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### What’s Next?

Pre-K-2, 3-5

In this lesson, students make patterns with objects, read patterns and find patterns in the environment. They should be encouraged to classify patterns by type (i.e. AAB, ABC). They continue learning about patterns by extending a given pattern, identifying missing elements in a pattern, and recording a pattern.### Exploring Other Number Patterns

Pre-K-2, 3-5

Students make and extend numerical patterns using hundred charts. They also explore functions at an intuitive level. This lesson integrates technology.### Growing Patterns

Pre-K-2, 3-5

Students explore growing patterns. They analyze, describe, and justify their rules for naming patterns. Since students are likely to see growing patterns differently, this is an opportunity to engage them in communicating about mathematics.### Maintaining the Balance

3-5

In this lesson for grades 3‑5, students participate in activities in
which they focus on patterns and relations that can be developed from
the exploration of balance, mass, length of the mass arm, and the
position of the fulcrum. The focus of this lesson is determining the
position necessary to balance uneven objects and the effect on balance
of moving the fulcrum.### Plastic Packaging

3-5

Students participate in an activity in which they investigate the data
in connection with recyclable materials and develop plans to help the
environment. Specifically, students explore recycling plastic
containers.### Collecting The Rays

3-5

In this lesson, students explore how variations in solar collectors
affect the energy absorbed. They make rectangular prisms that have the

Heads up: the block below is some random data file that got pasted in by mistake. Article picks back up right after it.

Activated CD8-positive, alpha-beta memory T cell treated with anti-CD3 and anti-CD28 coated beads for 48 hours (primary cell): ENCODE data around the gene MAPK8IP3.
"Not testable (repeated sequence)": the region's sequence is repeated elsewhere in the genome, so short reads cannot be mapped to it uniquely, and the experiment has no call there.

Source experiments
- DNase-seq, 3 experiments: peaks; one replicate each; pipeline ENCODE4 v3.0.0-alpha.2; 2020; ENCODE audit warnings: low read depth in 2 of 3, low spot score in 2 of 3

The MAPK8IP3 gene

same volume but different linear dimensions. Students investigate
relationships among the linear dimensions, the area, and the volume of
rectangular prisms.### What Comes Nex_?

3-5

The following activities deal with patterns and the importance of
looking at data from more than a single perspective. Included are
explorations designed to encourage open-mindedness and to help students
develop alternative viewpoints. Students investigate a series of items
that appear to be ordered in some "obvious" ways. Students also explore
ways of sorting items into two disjoint groups on the basis of some
definable characteristic. This lesson was adapted from "What Comes
Nex_?", written by William R. Speer & Daniel J. Brahier. It
appeared in the October, 1995 *Teaching Children Mathematics*Vol. 2, no. 2.

### The Variable Machine

3-5

This lesson provides an introduction to the use of variables, and develops students' algebraic thinking. Students create variable machines to discover the value of words.

This lesson was adapted from a lesson by Gilbert Cuevas and Karol Yeatts, as found in *Navigating Through
Algebra in Grades 3 ‑ 5*, from the *Navigations* Series, NCTM 2001.

### Single Runner

3-5

In this activity, students use a software simulation of one runner
along a track. Students control the speed and starting point of the
runner, watch the race, examine a graph, and analyze the
time-versus-distance relationship. This activity helps students
understand, describe, and compare situations involving constant rates
of change.### Two Runners

3-5

In this activity, students use a software simulation of two runners
along a track. Students control the speed and starting point of the
runners, watch the race, examine the graphs, and analyze the
time-versus-distance relationships. This activity helps students
understand, describe, and compare situations involving constant rates
of change.